Tuesday, January 31, 2017
Thursday, January 26, 2017
Removing tonsils modestly reduced throat infections in the short term in children with moderate obstructive sleep-disordered breathing or recurrent throat infections, according to a systematic review conducted by the Vanderbilt Evidence-based Practice Center for the Agency for Healthcare Research and Quality.
Four papers derived from the larger review include two that were published online on Jan. 17 and appear in the February issues of Pediatrics. These papers report results regarding the effectiveness of tonsillectomy for treating children with obstructive sleep-disordered breathing or recurrent throat infections. The papers concluded that more research is necessary to determine the long-term impacts of tonsillectomies in those groups.
In the full systematic review, Vanderbilt researchers considered almost 10,000 studies of tonsillectomy efficacy, primarily randomized control trials.
"It's probably the most comprehensive study in tonsillectomy literature ever done," said investigator David Francis, M.D., M.S., assistant professor of Otolaryngology. "We determined the lay of the land of what's known and what's not known about this extremely common procedure."
For the paper, "Tonsillectomy vs. Watchful Waiting for Recurrent Throat Infection: A Systematic Review," researchers examined illness rates and quality of life for children who have undergone tonsillectomies versus watchful waiting for throat infections. Though there is more robust evidence to support tonsillectomy in children with high infection rates, most of the literature identified for the review concentrated on children with a moderate number of infections.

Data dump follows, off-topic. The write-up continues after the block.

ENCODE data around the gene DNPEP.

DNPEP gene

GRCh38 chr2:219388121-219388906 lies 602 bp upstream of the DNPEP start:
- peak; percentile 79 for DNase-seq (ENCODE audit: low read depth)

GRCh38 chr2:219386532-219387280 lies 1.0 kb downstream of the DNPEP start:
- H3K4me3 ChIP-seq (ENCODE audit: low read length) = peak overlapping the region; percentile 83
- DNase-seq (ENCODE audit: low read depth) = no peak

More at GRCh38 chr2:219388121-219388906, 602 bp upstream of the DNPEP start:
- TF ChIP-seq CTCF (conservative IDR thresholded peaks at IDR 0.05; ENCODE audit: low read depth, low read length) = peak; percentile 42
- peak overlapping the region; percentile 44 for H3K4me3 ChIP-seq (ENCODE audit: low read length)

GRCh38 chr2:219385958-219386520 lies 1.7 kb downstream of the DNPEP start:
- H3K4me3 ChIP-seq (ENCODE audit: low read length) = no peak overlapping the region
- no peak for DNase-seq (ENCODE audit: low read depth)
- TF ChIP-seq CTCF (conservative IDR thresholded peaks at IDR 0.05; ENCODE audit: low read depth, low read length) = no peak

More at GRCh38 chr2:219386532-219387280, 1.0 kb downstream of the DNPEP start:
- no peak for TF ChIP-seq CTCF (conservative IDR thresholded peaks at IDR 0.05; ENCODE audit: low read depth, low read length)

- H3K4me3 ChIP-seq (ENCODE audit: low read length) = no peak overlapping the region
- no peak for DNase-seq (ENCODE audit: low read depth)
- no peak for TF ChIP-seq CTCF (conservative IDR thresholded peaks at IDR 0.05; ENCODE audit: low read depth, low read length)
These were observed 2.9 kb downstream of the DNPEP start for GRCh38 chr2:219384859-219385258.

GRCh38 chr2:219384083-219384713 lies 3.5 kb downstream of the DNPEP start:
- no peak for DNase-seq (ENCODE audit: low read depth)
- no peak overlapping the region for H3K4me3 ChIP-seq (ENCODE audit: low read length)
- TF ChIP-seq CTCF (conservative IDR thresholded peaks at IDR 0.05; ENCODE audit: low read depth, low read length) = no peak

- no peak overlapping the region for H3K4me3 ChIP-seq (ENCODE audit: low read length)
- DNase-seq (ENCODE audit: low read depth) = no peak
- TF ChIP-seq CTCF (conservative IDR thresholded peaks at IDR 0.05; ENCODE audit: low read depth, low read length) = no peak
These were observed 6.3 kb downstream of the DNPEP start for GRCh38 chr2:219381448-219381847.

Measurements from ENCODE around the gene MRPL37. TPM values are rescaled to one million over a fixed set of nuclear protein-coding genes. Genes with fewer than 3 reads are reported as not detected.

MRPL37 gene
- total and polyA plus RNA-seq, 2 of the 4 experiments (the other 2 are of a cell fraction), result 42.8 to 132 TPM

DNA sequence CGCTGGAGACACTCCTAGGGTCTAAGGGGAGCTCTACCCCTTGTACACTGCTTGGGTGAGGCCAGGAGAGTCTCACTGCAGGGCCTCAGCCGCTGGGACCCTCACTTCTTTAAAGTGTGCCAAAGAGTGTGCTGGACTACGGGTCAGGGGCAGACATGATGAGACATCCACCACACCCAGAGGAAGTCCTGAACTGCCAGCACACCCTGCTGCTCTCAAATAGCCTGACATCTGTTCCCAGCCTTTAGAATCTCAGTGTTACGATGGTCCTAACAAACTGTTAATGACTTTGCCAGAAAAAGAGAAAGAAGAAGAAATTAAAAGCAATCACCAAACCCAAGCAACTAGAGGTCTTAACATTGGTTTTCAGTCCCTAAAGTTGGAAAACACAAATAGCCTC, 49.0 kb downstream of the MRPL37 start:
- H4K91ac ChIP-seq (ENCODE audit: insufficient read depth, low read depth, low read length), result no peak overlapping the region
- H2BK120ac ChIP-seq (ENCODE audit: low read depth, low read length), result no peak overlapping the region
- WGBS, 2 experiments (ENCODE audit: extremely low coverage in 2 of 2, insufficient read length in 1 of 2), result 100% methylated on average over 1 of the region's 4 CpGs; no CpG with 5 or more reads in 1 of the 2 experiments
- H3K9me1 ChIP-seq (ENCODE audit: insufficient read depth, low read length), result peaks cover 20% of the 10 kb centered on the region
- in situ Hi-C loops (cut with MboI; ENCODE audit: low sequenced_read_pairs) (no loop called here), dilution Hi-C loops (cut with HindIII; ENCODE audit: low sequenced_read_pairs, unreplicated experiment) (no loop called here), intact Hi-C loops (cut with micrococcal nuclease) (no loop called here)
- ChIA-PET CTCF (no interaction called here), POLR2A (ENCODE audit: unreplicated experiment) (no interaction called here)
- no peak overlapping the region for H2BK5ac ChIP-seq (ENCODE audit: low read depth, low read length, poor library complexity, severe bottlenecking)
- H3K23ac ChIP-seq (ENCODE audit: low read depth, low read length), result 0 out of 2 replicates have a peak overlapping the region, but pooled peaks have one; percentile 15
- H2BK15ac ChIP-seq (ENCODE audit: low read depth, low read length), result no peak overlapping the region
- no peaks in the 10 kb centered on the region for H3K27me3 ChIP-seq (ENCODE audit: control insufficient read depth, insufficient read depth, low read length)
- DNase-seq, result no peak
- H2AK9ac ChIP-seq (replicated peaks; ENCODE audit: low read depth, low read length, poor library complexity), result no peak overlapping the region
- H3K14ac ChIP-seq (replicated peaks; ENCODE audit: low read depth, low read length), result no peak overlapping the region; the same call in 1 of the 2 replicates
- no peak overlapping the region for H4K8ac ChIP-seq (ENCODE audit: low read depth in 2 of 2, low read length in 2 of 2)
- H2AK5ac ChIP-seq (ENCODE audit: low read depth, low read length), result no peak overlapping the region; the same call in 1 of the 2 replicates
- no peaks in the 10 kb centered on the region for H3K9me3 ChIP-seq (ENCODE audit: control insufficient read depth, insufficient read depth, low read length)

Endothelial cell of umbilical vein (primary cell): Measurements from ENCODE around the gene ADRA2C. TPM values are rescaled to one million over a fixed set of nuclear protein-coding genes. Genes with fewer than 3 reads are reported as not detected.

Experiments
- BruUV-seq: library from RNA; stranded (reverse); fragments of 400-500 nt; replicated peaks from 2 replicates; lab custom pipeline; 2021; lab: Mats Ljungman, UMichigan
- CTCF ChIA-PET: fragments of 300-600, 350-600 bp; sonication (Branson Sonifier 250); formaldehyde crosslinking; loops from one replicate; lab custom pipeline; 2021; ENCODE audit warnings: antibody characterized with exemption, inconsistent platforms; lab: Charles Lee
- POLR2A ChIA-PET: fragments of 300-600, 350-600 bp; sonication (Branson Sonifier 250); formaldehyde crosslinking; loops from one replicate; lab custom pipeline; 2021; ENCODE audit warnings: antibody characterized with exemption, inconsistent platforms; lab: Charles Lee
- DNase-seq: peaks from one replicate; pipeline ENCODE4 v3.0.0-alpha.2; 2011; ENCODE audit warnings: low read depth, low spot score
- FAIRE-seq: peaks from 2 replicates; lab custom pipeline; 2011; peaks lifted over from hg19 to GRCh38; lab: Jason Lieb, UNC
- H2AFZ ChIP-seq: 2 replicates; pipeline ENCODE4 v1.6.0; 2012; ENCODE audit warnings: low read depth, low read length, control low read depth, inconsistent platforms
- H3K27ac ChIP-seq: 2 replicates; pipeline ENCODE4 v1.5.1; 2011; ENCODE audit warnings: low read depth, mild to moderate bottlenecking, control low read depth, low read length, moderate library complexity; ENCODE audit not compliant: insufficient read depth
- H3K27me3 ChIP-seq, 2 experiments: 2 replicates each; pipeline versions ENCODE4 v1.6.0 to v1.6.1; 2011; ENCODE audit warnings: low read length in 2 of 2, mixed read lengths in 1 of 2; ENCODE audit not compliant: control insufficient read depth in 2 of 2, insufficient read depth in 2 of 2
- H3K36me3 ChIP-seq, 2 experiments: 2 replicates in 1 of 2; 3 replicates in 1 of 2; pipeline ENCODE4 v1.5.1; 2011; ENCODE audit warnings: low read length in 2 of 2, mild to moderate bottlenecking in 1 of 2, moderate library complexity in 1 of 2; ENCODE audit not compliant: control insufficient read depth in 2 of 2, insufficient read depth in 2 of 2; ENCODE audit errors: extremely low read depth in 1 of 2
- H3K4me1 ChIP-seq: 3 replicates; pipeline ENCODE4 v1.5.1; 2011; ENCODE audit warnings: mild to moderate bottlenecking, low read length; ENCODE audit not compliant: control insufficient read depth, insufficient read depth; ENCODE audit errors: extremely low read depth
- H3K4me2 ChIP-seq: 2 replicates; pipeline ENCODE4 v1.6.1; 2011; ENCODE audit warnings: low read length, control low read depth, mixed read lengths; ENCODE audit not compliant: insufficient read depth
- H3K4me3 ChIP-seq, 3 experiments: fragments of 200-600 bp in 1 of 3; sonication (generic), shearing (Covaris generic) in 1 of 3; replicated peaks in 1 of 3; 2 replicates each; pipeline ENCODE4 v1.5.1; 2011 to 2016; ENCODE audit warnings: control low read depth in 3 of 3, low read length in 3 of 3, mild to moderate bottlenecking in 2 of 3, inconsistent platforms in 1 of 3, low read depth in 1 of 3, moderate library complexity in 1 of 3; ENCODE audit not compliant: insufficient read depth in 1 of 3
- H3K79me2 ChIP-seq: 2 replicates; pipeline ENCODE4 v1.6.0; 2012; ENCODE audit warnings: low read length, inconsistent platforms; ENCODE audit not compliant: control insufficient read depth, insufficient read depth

The researchers found that throat infections and school absences declined in the first year after children received tonsil surgery, as well as health care visits for sore throats. However, the benefits of reduced infection did not persist over time.
A companion paper, "Tonsillectomy for Obstructive Sleep-Disordered Breathing: A Meta-Analysis," examined whether children with obstructive sleep-disordered breathing showed improvement after tonsillectomy. The same authors found that children who had surgery had better sleep outcomes than those who engaged in watchful waiting.
Another companion study, published in Otolaryngology -- Head & Neck Surgery, also considered the risks of tonsil surgery, which is primarily bleeding. Regardless of tonsillectomy technique used, fewer than 4 percent of patients experienced bleeding and fewer than 1 percent needed readmission or reoperation as a result, Francis said.
The investigators involved in the report also acknowledged its limitations and opportunities for further study. Siva Chinnadurai, M.D., MPH, associate professor of Otolaryngology, another author of the report, said the type of study, known as a meta-analysis, is only as strong as the studies available in the literature.
"Our greatest impediment to draw really wide, sweeping conclusions is the lack of consistency in the way we as a specialty define the problems that we're treating," he said.
The benefits of surgery waned over time and long-term outcome information is limited because most studies don't follow children over the long term, Francis said. Also, the definition of infection was not consistent in the studies, and, in the case of obstructive sleep-disordered breathing, other factors that could cause the condition weren't consistently taken into account in the studies. These areas are opportunities for further research.
Francis said that the precision of the findings and the identified limitations in the current literature will help inform policymakers as they refine current tonsillectomy guidelines.
The authors conclude that doctors and patient families need to make shared decisions on about whether an individual child should undergo tonsillectomies, weighing the benefits and the risks illuminated in this report.
"I think that for any individual child who is considered a candidate for surgery, the family really has to have a personalized discussion with their health care provider about all of the factors that may be in play and how tonsils fit in as one factor in the overall picture of that child's health," Chinnadurai said.